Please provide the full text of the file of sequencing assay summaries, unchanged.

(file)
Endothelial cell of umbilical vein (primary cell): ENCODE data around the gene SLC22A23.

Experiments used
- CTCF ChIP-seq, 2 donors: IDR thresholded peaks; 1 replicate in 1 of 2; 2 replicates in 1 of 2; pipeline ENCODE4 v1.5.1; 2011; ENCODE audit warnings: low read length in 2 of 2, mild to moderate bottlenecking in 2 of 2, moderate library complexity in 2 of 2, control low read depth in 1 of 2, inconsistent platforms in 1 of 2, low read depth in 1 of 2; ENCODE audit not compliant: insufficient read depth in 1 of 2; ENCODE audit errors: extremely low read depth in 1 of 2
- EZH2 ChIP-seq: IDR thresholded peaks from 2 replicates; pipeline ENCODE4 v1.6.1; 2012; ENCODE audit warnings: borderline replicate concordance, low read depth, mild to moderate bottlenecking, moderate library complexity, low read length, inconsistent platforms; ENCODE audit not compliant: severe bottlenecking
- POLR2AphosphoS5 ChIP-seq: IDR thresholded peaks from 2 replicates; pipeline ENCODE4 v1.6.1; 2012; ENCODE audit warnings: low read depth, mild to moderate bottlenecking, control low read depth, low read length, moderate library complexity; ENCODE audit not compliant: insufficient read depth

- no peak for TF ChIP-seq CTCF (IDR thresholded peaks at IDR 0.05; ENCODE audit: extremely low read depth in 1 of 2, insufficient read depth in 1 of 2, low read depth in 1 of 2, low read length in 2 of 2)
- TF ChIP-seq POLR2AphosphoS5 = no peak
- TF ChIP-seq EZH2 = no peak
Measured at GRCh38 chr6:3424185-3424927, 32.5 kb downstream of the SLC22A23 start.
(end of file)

Endothelial cell of umbilical vein (primary cell): ENCODE data around the gene SLC22A23.

Experiments used
- CTCF ChIP-seq, 2 donors: IDR thresholded peaks; 1 replicate in 1 of 2; 2 replicates in 1 of 2; pipeline ENCODE4 v1.5.1; 2011; ENCODE audit warnings: low read length in 2 of 2, mild to moderate bottlenecking in 2 of 2, moderate library complexity in 2 of 2, control low read depth in 1 of 2, inconsistent platforms in 1 of 2, low read depth in 1 of 2; ENCODE audit not compliant: insufficient read depth in 1 of 2; ENCODE audit errors: extremely low read depth in 1 of 2
- EZH2 ChIP-seq: IDR thresholded peaks from 2 replicates; pipeline ENCODE4 v1.6.1; 2012; ENCODE audit warnings: borderline replicate concordance, low read depth, mild to moderate bottlenecking, moderate library complexity, low read length, inconsistent platforms; ENCODE audit not compliant: severe bottlenecking
- POLR2AphosphoS5 ChIP-seq: IDR thresholded peaks from 2 replicates; pipeline ENCODE4 v1.6.1; 2012; ENCODE audit warnings: low read depth, mild to moderate bottlenecking, control low read depth, low read length, moderate library complexity; ENCODE audit not compliant: insufficient read depth

- no peak for TF ChIP-seq CTCF (IDR thresholded peaks at IDR 0.05; ENCODE audit: extremely low read depth in 1 of 2, insufficient read depth in 1 of 2, low read depth in 1 of 2, low read length in 2 of 2)
- TF ChIP-seq POLR2AphosphoS5 = no peak
- TF ChIP-seq EZH2 = no peak
Measured at GRCh38 chr6:3424185-3424927, 32.5 kb downstream of the SLC22A23 start.